2) To improve footwork and agility
3) To maintain and improve form for running, cutting, and lateral movement to enhance efficiency

The Pyramid Workout:

* Long Pyramid: Run intervals of 2, 4, 6, 8, 6, 4, 2 min (in that order) at a perceived exertion level of 8 (for my husband this meant between 6 and 7 min/mi pace). Take 3 min of rest between each interval.

* W’s: Set up 5 markers in the shape of a W, with about 5 m between the markers at the top and bottom of the W. Run forwards through the W and return to the start, also running forward. Rest for 30 sec. Side shuffle through the W and return to the start; on the way back side shuffle facing the same direction. Rest for 30 sec. Side shuffle facing the opposite direction as your first side shuffle. Rest for 30 sec. Run forwards to the first marker and back-pedal to the second marker, forwards to the third marker and back-pedal to the fourth marker, forwards to the last marker. Return to the start in the opposite pattern. Rest for 30 sec and repeat the set of 4 with the same rests.

* Bottle Jumps: Set up a nalgene bottle (or frisbee). Complete the following jumps (10 jumps per type): forward-backward, side to side, forward-backward right leg only, forward-backward left leg only, side to side right leg only, side to side left leg only.

* Burpees: 3 sets of 5 with 30 sec rest between sets.

* Small Pyramid: Set up markers 40 m apart. Run sets of 1, 2, 3, 2, 1 sprints between the markers (i.e., the first sprint is 40 m, the second sprint is 80 m with one change of direction, the third is 120 m with two changes of direction, etc.). Rest 30 sec between sets.

** A note about changing direction: During any drill that involves a change of direction focus on decelerating by taking a number of small steps (i.e., chop your feet) and keep your head over your feet. This will allow you to turn more quickly while keeping your center of balance over your feet and will let you immediately accelerate after your turn.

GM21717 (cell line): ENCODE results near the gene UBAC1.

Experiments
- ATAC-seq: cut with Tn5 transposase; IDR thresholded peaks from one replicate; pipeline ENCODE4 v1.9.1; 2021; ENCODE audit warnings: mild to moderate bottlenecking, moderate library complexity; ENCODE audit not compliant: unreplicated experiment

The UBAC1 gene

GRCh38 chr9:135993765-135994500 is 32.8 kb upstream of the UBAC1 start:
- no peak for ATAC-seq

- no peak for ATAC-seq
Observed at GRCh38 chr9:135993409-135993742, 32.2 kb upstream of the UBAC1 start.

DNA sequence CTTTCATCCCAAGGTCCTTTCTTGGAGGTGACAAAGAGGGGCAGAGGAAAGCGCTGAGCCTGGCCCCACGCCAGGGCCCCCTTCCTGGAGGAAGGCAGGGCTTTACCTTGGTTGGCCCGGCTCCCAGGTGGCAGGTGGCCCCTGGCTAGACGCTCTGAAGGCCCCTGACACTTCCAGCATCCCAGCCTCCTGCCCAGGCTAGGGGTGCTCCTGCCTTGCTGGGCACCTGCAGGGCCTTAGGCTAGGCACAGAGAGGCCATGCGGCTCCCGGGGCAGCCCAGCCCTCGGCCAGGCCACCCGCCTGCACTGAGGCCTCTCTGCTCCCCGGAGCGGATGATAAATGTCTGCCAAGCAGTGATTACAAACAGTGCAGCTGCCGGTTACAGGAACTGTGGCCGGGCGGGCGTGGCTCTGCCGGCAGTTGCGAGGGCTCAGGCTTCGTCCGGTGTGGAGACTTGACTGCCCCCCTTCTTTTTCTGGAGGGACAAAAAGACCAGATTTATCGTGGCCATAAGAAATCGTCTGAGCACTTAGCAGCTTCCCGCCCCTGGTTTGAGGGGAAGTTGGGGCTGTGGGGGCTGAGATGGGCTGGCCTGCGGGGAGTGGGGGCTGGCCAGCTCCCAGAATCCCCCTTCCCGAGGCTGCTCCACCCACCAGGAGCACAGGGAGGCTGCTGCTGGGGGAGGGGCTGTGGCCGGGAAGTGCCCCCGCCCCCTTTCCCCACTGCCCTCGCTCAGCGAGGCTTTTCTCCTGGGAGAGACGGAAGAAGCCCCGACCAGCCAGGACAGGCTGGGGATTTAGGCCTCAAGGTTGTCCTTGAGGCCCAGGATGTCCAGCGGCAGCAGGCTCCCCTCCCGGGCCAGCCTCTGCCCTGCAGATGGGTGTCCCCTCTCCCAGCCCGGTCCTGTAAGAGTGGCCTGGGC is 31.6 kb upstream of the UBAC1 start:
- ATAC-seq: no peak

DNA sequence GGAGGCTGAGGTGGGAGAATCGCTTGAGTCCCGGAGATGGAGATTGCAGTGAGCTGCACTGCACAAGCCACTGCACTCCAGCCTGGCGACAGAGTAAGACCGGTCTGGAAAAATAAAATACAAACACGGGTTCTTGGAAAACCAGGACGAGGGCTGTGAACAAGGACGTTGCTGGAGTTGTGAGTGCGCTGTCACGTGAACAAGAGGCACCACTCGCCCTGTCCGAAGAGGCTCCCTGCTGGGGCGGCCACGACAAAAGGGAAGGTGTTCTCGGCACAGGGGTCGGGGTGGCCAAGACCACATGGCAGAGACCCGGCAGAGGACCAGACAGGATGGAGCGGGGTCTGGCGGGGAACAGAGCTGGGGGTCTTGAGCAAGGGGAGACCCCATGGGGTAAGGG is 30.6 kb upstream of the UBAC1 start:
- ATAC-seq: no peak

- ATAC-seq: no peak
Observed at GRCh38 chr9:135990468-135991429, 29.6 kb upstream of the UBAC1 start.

Mid-Week Running Workouts

Part of training for any endurance event is actually building endurance. So we have added some mid-week running workouts to enhance endurance. This should help the ultimate frisbee player perform at a high level on Sunday afternoon. These are mainly running distances of 3 miles or longer and sometimes include long intervals.

A couple of the mid-week running workouts we have done are below.

Workout #1:
3 mile run at a quick pace (effort level of 7; for my husband that meant about a 7:30 min/mi pace)

Workout #2:
3 mile run at a moderately quick pace (effort level of 7; for my husband that meant about a 7:30 pace)
3 ~ 200 m sprints at 85-90% sprinting speed
2 sets of 10 burpees

Workout #3:
3 x 1 mile repeats at a fast pace (effort level of 8; for my husband that meant about a 6:30 pace), 1 min rest between repeats

** A note on pace: I often tell people to gauge their pace based on their perceived effort, but this does take some practice. For all mid-week running workouts your perceived effort level should never exceed an 8 on a scale from 0 to 10. Also, these effort levels are for running, not sprinting.